DGAD Extends Response Deadline in Malaysian Solar Glass Import Case

The office of Directorate General of Anti-Dumping and Allied Duties (DGAD) has extended the deadline for the stakeholders to submit responses in the ongoing solar glass import case from Malaysia. The final date for Malaysian solar glass exporters to submit their responses to DGAD questionnaires has now been extended to April 10, 2018.

The DGAD’s office extended the submission timeline after the interested parties requested more time to comply, but warned there will be no further extensions.

In February 2018, Mercom reported that Malaysia had landed on DGAD’s radar for its exports of textured tempered glass (solar glass), whether coated or uncoated, to India.

Malaysia landed on DGAD’s radar after Indian solar glass producer Gujarat Borosil filed a petition requesting the imposition of an anti-dumping duty. Gujarat Borosil claimed that the dumping of cheap products from Malaysia was causing material injury to its business, which it says is the only solar glass producing business in India.

In response to the petition, DGAD has initiated an investigation into Malaysian solar glass imports that applies to components with a minimum transmission of 90.5 percent, a thickness that does not exceed 4.2 mm (including a tolerance of 0.2 mm), and at least one dimension that exceeds 1,500 mm, whether coated or uncoated.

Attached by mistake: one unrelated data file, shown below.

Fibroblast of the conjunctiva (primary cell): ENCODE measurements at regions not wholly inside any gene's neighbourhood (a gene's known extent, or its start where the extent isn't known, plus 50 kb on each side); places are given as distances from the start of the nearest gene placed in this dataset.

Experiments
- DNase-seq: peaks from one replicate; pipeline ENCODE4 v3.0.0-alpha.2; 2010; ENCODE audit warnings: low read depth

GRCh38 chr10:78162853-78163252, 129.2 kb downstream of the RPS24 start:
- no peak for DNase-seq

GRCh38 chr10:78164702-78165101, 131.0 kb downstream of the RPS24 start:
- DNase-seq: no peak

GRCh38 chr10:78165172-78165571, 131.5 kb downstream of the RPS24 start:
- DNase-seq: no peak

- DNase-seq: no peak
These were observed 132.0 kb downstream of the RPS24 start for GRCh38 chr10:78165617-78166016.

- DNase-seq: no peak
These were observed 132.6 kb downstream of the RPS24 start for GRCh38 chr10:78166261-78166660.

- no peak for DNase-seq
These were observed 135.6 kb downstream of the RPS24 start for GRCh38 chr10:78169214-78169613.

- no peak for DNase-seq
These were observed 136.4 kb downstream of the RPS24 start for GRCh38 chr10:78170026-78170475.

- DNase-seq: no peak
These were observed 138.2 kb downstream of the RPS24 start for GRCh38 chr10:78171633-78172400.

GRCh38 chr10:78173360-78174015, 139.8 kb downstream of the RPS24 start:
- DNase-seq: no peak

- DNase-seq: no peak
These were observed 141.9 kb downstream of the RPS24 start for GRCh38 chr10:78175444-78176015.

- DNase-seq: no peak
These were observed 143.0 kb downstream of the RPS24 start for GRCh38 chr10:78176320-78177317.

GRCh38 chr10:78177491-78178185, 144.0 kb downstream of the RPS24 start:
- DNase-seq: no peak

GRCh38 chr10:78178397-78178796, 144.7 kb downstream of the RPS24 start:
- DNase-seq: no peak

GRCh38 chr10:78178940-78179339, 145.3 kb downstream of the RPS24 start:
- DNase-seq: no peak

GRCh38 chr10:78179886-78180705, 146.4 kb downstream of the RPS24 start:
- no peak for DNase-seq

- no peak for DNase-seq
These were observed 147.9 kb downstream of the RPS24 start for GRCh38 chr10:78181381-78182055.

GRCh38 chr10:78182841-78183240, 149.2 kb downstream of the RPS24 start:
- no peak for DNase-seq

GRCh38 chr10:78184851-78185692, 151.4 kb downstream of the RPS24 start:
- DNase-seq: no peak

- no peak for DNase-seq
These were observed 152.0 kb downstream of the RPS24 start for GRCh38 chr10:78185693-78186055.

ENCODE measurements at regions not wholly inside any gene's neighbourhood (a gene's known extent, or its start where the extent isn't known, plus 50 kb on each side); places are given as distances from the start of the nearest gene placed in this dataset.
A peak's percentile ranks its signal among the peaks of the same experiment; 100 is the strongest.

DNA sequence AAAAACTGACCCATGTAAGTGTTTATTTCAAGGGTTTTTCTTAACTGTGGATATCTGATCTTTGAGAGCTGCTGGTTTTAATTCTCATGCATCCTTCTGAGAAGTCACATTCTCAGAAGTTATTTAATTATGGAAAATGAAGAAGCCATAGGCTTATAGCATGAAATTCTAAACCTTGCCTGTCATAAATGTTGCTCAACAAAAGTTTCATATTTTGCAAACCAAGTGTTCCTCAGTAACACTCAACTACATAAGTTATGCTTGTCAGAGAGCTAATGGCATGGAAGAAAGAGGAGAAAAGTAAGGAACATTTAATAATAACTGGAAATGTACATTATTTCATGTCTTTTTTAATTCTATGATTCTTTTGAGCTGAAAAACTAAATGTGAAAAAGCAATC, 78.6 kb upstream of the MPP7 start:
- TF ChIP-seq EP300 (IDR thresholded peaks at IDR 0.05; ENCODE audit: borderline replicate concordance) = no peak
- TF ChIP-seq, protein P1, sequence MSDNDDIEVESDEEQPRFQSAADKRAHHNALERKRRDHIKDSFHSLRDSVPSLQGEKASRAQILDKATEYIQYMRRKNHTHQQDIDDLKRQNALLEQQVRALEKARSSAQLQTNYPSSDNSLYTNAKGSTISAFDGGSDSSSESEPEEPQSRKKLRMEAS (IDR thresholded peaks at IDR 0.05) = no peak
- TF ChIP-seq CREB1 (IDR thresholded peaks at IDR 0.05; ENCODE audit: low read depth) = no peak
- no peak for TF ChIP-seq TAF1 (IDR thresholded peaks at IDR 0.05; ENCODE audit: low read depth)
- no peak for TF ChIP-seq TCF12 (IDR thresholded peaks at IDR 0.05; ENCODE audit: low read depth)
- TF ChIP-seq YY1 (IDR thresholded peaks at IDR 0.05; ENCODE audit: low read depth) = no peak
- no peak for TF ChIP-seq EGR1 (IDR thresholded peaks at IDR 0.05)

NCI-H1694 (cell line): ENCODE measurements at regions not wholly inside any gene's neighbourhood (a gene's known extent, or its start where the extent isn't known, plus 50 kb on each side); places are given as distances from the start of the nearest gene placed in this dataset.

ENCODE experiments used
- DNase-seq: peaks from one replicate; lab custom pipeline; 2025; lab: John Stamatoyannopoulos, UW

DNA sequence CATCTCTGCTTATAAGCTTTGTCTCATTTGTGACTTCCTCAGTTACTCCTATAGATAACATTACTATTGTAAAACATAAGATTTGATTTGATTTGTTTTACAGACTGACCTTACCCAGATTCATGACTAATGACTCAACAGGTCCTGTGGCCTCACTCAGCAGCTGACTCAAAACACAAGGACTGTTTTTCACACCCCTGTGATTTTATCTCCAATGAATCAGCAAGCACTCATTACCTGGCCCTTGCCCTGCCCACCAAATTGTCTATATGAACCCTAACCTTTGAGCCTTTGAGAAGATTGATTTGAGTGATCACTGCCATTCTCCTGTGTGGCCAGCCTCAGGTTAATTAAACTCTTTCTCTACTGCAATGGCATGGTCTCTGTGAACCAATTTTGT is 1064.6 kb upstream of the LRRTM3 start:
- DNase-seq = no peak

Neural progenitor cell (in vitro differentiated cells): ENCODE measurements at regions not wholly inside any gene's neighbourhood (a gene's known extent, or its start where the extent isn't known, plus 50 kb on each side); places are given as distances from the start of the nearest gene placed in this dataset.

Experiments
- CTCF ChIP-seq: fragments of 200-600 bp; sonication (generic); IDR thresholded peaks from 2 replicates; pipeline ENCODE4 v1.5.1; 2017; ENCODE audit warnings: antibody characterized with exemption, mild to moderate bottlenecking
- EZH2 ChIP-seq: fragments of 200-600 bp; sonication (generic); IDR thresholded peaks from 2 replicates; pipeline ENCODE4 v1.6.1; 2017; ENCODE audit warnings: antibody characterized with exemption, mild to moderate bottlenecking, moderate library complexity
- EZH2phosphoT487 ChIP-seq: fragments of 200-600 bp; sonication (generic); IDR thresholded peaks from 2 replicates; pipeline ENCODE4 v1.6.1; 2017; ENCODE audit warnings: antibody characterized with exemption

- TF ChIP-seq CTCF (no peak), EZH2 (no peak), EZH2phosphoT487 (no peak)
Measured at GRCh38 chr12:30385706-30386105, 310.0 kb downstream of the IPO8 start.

In its response to the petition, DGAD agreed that there was enough evidence to support Gujarat Borosil’s claim that solar glass was being dumped in the Indian market from Malaysia, potentially causing material injury to Indian company.

DGAD also agreed that there was evidence of a causal link between the alleged dumping and injury to the petitioner, which led them to initiate the anti-dumping investigation.

The period of investigation covers the 15-month period stretching from October 1, 2016 to December 31, 2017, and the injury investigation covers the data for the previous three years.

According to several Indian solar manufacturers, Borosil is now virtually a monopoly, created by filing anti-dumping cases. Companies are now having to pay a higher price for solar glass and even then, Borosil is unable to fulfill demand.

This is the other side of anti-dumping duties that can be very detrimental to the industry.

The investigation comes on the heels of the August 2017 imposition of an anti-dumping duty on solar glass imported from China that ranges from $64.04 per metric ton (MT) to $136.21/MT. That ruling followed a June 2017 recommendation made by DGAD in response to an earlier petition filed by Gujarat Borosil. The final tariffs imposed by the Ministry of Finance were the same as those recommended by DGAD.

Image credit: AGC Solar